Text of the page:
Syrian militant groups mourned Saturday the death of a powerful rebel commander who was killed in an airstrike near Damascus before naming a top military commander as his successor.
Syrian rebels and the government said Friday that Zahran Alloush, founder of the Army of Islam, was killed in a raid that targeted the group’s headquarters in eastern Ghouta, a suburb of Damascus.
Alloush’s death is a significant blow to the armed opposition, bolstering President Bashar al-Assad ahead of new peace talks scheduled for early 2016.
The Army of Islam appointed a top field commander, Essam al-Buwaydhani, a field commander known as Abu Hammam, as Alloush’s replacement on Saturday.
The strike, which also killed other senior members of the group, came days after the United Nations passed a resolution endorsing a path to peace in Syria.
“The martyrdom of Sheikh Zahran Allouch should be a turning point in the history of the revolution and rebel groups should realize they are facing a war of extermination by (Russian President Vladimir) Putin’s regime,” said Labib Nahhas, a senior member of the Ahrar al-Sham group, which also lost commanders in the airstrike.
“The next stage will witness the liquidation of those leaders who began the uprising,” wrote Abu Hassan al-Muhajer, another senior member of the group on Twitter, according to The Associated Press.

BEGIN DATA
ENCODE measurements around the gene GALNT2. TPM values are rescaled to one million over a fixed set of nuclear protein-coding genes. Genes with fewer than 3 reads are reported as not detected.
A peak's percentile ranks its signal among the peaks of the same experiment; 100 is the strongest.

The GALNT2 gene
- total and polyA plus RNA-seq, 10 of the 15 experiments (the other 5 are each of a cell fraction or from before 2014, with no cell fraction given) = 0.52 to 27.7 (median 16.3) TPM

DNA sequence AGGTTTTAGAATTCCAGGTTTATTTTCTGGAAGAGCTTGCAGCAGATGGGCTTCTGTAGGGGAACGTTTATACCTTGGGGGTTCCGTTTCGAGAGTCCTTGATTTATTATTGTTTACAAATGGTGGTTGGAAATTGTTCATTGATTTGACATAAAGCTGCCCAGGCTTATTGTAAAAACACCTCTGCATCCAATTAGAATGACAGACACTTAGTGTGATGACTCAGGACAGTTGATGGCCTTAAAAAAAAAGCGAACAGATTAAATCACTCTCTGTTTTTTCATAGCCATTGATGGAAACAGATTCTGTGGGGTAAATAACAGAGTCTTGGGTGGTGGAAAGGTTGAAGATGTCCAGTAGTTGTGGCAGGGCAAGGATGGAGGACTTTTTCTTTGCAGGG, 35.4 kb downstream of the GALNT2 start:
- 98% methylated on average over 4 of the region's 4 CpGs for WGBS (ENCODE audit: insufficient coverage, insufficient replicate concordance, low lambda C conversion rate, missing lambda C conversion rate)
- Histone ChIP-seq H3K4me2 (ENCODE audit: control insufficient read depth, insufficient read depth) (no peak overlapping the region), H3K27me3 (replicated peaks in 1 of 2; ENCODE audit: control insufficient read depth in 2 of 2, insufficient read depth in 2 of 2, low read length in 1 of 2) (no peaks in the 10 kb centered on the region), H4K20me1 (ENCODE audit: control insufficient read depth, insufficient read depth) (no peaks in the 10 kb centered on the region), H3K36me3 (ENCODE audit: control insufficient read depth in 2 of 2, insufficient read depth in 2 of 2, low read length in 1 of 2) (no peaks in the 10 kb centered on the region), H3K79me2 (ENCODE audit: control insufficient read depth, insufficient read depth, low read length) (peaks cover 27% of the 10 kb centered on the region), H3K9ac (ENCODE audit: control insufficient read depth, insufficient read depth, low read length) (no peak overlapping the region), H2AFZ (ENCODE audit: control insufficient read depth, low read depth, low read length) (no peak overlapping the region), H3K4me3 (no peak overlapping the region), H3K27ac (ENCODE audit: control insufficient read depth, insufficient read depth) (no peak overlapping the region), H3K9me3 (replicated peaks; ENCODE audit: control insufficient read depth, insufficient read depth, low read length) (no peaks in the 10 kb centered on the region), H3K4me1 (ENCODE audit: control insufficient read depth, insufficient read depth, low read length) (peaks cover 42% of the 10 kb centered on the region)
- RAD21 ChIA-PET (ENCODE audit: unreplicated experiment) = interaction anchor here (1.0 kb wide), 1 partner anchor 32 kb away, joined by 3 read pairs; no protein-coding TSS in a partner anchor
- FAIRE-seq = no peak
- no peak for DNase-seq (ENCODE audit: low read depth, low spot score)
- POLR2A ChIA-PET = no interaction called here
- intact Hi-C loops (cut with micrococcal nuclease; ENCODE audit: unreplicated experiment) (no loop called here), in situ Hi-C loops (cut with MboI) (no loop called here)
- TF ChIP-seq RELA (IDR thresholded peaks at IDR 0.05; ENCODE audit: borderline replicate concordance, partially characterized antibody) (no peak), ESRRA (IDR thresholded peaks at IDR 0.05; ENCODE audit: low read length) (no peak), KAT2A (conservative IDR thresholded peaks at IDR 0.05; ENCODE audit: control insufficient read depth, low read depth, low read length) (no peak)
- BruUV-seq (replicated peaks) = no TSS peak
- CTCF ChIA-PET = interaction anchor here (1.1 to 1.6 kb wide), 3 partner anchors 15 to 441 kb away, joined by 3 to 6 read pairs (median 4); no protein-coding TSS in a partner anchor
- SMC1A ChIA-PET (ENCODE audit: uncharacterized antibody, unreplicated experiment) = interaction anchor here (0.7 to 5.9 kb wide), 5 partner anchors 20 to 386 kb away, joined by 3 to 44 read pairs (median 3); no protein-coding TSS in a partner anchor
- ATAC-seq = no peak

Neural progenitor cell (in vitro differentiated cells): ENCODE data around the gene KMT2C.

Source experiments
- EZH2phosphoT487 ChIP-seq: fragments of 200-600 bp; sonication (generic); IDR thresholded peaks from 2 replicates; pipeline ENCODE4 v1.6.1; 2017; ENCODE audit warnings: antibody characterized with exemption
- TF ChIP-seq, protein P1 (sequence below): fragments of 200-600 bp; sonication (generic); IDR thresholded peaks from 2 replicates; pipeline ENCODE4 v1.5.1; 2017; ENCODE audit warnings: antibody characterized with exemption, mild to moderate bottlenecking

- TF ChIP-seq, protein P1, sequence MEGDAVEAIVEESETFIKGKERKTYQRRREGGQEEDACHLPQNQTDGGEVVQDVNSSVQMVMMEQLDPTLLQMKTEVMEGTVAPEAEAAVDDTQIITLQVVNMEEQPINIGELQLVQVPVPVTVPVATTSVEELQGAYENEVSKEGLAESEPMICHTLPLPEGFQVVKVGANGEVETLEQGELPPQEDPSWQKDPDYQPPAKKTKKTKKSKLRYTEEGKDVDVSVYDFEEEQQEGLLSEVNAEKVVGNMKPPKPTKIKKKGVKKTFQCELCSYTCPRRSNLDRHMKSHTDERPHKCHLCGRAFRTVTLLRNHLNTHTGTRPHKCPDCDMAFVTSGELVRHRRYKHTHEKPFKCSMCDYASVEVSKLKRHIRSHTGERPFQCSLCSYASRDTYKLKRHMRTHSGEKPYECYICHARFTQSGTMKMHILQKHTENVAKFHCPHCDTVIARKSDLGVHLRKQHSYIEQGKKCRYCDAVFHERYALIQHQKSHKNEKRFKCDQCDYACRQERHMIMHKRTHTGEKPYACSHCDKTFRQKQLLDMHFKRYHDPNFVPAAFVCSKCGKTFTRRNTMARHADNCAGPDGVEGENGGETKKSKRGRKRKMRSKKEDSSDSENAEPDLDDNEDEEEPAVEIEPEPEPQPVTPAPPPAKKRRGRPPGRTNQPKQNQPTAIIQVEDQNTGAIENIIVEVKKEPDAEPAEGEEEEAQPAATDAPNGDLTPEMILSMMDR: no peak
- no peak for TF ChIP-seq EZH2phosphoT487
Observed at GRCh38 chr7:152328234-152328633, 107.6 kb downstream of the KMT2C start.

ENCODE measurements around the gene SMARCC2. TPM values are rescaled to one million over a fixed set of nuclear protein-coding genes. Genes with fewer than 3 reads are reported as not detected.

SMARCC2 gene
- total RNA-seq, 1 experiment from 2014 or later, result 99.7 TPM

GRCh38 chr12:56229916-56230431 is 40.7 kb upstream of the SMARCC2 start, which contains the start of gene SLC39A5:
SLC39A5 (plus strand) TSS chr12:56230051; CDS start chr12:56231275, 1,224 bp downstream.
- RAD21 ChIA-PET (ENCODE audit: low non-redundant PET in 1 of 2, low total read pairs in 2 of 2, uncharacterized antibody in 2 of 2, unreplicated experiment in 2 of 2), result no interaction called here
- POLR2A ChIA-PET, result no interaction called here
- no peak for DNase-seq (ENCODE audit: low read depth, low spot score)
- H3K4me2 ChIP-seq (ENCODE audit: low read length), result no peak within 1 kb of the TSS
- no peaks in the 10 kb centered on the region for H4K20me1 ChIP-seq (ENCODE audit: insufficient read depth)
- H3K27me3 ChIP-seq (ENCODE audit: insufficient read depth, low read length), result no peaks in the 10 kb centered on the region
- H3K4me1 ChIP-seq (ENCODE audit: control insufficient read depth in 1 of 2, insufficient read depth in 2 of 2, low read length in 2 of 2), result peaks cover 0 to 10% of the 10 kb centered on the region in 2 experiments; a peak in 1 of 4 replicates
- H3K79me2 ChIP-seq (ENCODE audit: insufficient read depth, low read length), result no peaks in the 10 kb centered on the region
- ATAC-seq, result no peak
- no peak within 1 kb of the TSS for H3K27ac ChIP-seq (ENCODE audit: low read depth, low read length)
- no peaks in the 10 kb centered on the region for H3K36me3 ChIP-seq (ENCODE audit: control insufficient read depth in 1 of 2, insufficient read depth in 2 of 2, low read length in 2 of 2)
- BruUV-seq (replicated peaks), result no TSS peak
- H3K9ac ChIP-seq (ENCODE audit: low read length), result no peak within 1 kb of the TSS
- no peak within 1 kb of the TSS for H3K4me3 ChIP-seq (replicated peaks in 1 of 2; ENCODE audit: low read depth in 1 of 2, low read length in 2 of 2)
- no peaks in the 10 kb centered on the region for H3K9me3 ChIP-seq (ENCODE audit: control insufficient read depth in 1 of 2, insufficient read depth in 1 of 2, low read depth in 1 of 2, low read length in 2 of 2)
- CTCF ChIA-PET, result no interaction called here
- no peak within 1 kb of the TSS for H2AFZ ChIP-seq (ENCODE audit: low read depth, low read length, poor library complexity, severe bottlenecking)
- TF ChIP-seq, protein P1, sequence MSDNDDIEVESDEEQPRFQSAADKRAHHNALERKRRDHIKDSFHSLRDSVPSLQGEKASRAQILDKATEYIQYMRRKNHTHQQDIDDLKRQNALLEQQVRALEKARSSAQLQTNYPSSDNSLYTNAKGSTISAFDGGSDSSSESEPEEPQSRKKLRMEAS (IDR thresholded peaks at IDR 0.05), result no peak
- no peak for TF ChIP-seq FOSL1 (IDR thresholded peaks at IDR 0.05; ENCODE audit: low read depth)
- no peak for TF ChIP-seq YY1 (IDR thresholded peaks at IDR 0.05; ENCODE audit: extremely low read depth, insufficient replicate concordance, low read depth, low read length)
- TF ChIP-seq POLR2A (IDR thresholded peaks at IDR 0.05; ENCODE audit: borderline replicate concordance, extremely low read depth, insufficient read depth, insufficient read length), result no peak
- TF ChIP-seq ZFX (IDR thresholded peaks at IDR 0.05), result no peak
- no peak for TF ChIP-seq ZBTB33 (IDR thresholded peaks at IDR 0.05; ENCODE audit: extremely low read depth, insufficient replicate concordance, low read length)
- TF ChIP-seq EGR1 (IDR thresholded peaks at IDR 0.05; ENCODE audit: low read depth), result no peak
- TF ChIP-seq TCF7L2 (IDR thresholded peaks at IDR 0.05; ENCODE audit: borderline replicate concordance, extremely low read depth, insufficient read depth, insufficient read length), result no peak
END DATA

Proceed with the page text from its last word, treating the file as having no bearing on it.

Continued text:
Other insurgent groups, including the al-Qaida-affiliated Nusra Front lamented Alloush’s killing.
Participants in peace talks
The Army of Islam was to have participated in that process. But it is regarded by the Syrian government and its most powerful ally, Russia, as a sectarian terrorist group that differs little from more extremist groups like the Islamic State.
The Syrian army claimed responsibility for the airstrike that killed Alloush, saying they had received intelligence on the ground. However, many among the opposition groups blamed Russia’s sophisticated spying planes.
Alloush, who was in his mid-40s and had studied Islamic law in Saudi Arabia, was released from a Syrian prison in 2011 as part of an amnesty and then joined the revolt against the government.
His group defended an area that has faced repeated and indiscriminate air raids by the government. His forces, in turn, have fired indiscriminate mortar salvos at areas in Damascus, killing and wounding scores of civilians.
Although Alloush’s forces have battled extremist groups such as the Islamic State, he also had issued statements that appeared sympathetic to Jabhat al-Nusra, the al-Qaida franchise in Syria and al-Qaida’s late leader, Osama bin Laden.
Army of Islam
In a recent interview with The Daily Beast, a U.S.-based news and opinion website, Alloush distanced himself from Jabhat al-Nusra, claiming he supported only Abu Maria al-Qahtani, one of al-Nusra’s Sharia advisers. “We saw that Qahtani was showing a moderate face and we wanted to encourage those efforts,” he said. “Now al-Nusra has different Sharia advisers, and ours have many disagreements with them, ideologically and intellectually.”
Despite the name of his organization, Alloush denied the group wants to spread Sharia in its areas of control. But he had plenty of criticism about democracy.
“The democracy of Assad, the pluralism of the Baath and the Islamism of ISIS are a few examples. The Western double standards are also applied to democracy. While democracy is used to serve people’s interests in the West, democracy is manipulated in our countries to bring villains to rule as agents for outside powers,” he said.